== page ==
Thursday, May 9, 2019

Talkshow Thursday: Linda Shenton Matchett

Talkshow Thursday: Linda Shenton Matchett

I enjoy sitting down with other authors and getting to know them. With the upcoming release of Love’s Belief, Book 3 of the Wartime Brides series, I thought you might like to find out a bit more about me. So grab a glass of your favorite beverage and read on! Feel free to ask your own questions in the comments section.

QUESTION: How did your former career as a Human Resources professional aid you in the writing process? How was it an impediment?

Answer: In my first two jobs out of college I was fortunate to work for strong female managers. They were good at what they did, and took pride at being successful women without feeling like they had to act like men. In the 80s and 90s, women were still struggling to be accepted in positions other than clerical or administrative. Working during that time gave me an interest about the history of women in the workforce, and especially women who were pioneers in their field. As a result, I’ve uncovered lots of intriguing stories that I want to tell. The impediment is the number of stories I’ve found!

QUESTION: What was your inspiration for Love’s Belief?

German Resistance Flag
Answer: Like the other books in the Wartime Bride series, the story is a biblical retelling. I had already written about England and France, and I decided it was time to do a story about the German home front. Knowing there were lots of German people who disagreed with Hitler and participated in the official (and unofficial) resistance, I dug around until I found a story in the Bible that seemed to meld well with the WWII era. When I found the story about the Hebrew midwives who went against Pharaoh to save Jewish babies, I knew I had a fit.

QUESTION: Lots of research goes into writing a book. Did you unearth a particularly interesting tidbit you just knew had to be included in the story?

Answer: The administrative aspect of the Nazi party was intriguing. They were very calculating and intentional about what they did, almost business-like with their policies and procedures. Nanna Conti was head of the Midwives Association and became a powerful force within the Nazi party. She created many policies and improved midwifery in many ways despite her virulent anti-Semitic views. I wanted to show a glimmer of the good she did for obstetrics.

QUESTION: What is one thing you wish you knew how to do?

Answer: I love languages and would like to learn how to speak a foreign language, perhaps German. I took three years of it in High School, yet I remember very little.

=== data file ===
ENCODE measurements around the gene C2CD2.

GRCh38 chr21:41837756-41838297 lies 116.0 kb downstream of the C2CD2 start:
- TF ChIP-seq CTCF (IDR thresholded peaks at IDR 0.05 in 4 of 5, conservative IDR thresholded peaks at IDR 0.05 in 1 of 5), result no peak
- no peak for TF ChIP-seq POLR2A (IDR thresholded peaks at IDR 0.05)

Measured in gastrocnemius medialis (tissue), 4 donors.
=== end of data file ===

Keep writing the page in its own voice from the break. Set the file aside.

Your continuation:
QUESTION: Some quickies:

Favorite color: Any shade of red!
Favorite food: Dessert, especially cake!
Favorite time of year: Fall. The weather is still temperate, and the red, orange, and gold colors of the leaves in New Hampshire where I live are gorgeous.

QUESTION: You have traveled to many states, as well as to the Caribbean, Mexico, Canada, and England. Where else would you like to visit?

Answer: That is a GREAT question. I’d like to go back to England because I feel like I only scratched the surface of that wonderful country, having been to London and the south coast. But I would definitely like to get to Australia and New Zealand. The history of those countries is fascinating.

QUESTION: What is your next project?

Answer: I am currently writing Book 4 of the series. It’s called Love’s Allegiance and is set in America. It explores the roles played by Conscientious Objectors and is inspired by the story of Rebekkah and Isaac from the Old Testament.

QUESTION: Where can folks find you on the web?

About Love's Belief:

Midwife Pia Hertz and her mother Sabine have been delivering babies long before the Nazis came to power. Now, the Third Reich has implemented mandates that require Jewish babies and other “undesirables” to be killed as part of The Final Solution. Is Pia’s new faith in Christ strong enough to defy the laws of man?

Despite the agony of the injury at the Battle of Drøbak Sound that took his arm, Dieter Fertig is relieved he’s no longer part of Hitler’s army. He returns to Berlin and discovers Jews are being deported by the thousands. When he realizes the Nuremburg Laws require his best friend’s baby girl to be killed, he must find a way to spirit the child out of Germany before the Nazis discover her existence. 

Inspired by the biblical story of Shiprah and Puah, the midwives who saved Jewish babies during Pharaoh’s reign, Love’s Belief shows how one person’s actions can change the world.

Purchase links:


  1. I took two years of German in college, and about the only words I remember are those I hear in war movies or Hogan's Heroes. Even in class, I did well in reading German, but not understanding spoken German. No ear for languages. (Sigh)

  2. I did much better with the written word as well, but I tend to be a visual learner. I have a friend whose folks were immigrants and the family spoke German at home while she was growing up. I feel like I'm missing out not knowing another language.